He also condemned the Christmas bombings by the US of civilian areas in Vietnam.

The last straw came when Whitlam’s minister for labour and immigration, Clyde Cameron, said the White House was “full of maniacs”.

Mr Whitlam’s attitude was described as an “absolute outrage” and a “cheap little manoeuvre” by President Nixon.

“From the minute the Vietnam war ends,” he quipped, the Australians “will need us one hell of a lot more than we need them.”

“For Whitlam to imperil his country’s relations with the United States,” he said, was “one hell of a thing to do.”

Despite the jovial appearance of President Nixon and Mr Whitlam during a 1973 visit to the White House by the prime minister, the diplomatic tension was simmering deep beneath the surface, said Professor Curran.

“Whitlam was just moving too quickly in the Asia-Pacific region with his style of foreign policy,” said Professor Curran.

“This included very strategic moves towards China.

“They couldn’t stand Australia being more independent … It was a period characterised by alarm and hysteria.”

One month after President Nixon ordered his intelligence agencies to explore options for leaving Australia, the Watergate scandal engulfed his presidency.

He became the only US president to be forced to resign from office.

Two years later, Whitlam became the only Australian prime minister to be dismissed by the Governor-General.

This story Administrator ready to work first appeared on 苏州美甲美睫培训学校.


Staff perks aren’t confined to Google

Google is famous for the perks it offers its employees. Staff at the Googleplex in California get free onsite haircuts, can take a dip in one of the swimming pools (complete with lifeguard), play ping pong, billiards, foosball, or have their dry cleaning done for free.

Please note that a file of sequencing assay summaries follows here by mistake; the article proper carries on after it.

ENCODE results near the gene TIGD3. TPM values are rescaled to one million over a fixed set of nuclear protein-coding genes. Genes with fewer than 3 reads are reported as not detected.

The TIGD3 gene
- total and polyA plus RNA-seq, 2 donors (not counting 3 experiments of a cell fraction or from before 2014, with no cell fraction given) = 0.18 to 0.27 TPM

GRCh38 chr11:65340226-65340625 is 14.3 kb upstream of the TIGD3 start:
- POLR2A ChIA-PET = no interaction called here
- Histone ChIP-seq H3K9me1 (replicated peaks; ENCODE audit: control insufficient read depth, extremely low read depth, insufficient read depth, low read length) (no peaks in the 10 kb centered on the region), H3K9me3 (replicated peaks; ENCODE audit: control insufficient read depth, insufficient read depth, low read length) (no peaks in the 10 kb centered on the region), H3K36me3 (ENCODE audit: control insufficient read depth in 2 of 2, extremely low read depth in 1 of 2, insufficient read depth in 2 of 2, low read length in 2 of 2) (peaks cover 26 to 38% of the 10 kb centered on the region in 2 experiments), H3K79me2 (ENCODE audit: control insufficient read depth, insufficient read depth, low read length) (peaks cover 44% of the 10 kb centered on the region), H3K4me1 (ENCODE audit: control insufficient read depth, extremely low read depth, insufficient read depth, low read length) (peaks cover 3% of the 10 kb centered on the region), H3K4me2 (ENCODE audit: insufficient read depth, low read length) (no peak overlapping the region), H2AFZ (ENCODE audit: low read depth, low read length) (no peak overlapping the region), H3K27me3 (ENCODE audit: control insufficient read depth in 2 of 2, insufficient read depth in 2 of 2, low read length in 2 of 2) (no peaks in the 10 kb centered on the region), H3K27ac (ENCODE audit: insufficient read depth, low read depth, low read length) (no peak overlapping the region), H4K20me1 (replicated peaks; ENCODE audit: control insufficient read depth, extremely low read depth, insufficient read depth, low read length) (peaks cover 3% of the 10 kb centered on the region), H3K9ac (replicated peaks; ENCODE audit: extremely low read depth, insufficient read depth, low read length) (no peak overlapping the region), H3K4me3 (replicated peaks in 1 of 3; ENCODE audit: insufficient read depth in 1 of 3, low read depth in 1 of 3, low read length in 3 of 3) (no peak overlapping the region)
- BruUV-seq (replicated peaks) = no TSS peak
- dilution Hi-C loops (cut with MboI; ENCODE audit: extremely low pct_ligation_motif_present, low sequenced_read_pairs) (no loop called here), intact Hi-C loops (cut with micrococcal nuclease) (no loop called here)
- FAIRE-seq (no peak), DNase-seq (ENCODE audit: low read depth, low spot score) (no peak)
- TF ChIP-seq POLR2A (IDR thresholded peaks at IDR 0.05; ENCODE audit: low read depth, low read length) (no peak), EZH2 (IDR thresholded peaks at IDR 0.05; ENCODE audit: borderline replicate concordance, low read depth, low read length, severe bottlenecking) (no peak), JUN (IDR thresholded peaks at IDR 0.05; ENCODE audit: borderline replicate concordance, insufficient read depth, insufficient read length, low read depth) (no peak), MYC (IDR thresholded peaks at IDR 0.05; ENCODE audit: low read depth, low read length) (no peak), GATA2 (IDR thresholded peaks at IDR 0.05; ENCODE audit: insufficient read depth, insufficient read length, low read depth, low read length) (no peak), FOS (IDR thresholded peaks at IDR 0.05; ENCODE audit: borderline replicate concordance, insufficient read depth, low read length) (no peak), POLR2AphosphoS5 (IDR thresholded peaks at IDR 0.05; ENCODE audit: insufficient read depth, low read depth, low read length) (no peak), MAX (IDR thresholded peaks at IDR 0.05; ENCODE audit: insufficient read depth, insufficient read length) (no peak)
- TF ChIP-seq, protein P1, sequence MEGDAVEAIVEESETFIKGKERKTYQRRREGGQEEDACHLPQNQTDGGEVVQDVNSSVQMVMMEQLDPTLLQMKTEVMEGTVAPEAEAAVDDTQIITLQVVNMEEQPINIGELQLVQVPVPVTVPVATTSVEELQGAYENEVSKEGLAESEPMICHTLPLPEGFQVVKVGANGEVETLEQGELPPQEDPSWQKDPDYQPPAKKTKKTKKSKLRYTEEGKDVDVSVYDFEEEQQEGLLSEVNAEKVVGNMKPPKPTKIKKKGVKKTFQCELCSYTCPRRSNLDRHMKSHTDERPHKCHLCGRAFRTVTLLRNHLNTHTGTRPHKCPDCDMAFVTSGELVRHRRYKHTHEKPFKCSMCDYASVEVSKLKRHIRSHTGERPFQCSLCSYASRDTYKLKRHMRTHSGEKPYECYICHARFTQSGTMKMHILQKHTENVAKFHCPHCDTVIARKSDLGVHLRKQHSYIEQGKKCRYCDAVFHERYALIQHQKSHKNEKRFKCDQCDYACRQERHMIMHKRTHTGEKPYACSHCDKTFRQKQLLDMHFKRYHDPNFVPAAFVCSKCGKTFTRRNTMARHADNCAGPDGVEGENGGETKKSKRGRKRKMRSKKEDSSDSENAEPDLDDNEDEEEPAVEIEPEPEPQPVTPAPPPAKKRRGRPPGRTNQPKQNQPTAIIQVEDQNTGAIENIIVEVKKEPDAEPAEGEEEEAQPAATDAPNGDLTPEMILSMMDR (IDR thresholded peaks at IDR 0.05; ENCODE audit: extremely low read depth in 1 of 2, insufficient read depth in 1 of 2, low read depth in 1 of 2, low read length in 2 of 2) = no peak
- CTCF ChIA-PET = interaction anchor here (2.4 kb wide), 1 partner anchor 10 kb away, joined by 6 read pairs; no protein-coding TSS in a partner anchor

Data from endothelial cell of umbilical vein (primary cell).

苏州美甲美睫培训学校

But you don’t have to be one of the world’s biggest tech companies to show your employees how much you value them and motivate them to achieve bigger and better things.

At Xero, we believe a happy workplace is a motivated and productive workplace. As a disruptive business which is rewriting the rules of accounting and giving small business owners control over their finances, we need our team to be creative and empowered.

Even small businesses with only a handful of staff can do some of the things we do to foster a positive workplace culture.

We make a point of recognising achievements. Sometimes we do it in a small and informal way, with a pat on the back from a supervisor or by sharing praise from a customer across the company.

Other times it’s more structured. We have a quarterly awards ceremony where I reward employees for exemplary work with a fine dining voucher for two, and once a year those who really overachieve are rewarded with a trip to Hawaii with the senior executive team.

Try the same approach in your business. If someone’s done a good job on a project or solved a difficult problem, gather the team around, outline the good job they’ve done and lead a round of applause. You might think it’s just a round of applause, but people thrive on recognition.

For bigger achievements like winning new business or working overtime to meet a tough deadline, buy them a gift. Luckily as a small business owner, you’ll know your staff well enough to know if they’d prefer a voucher for a manicure or a nice bottle of wine. Then gather the staff around and celebrate their achievement.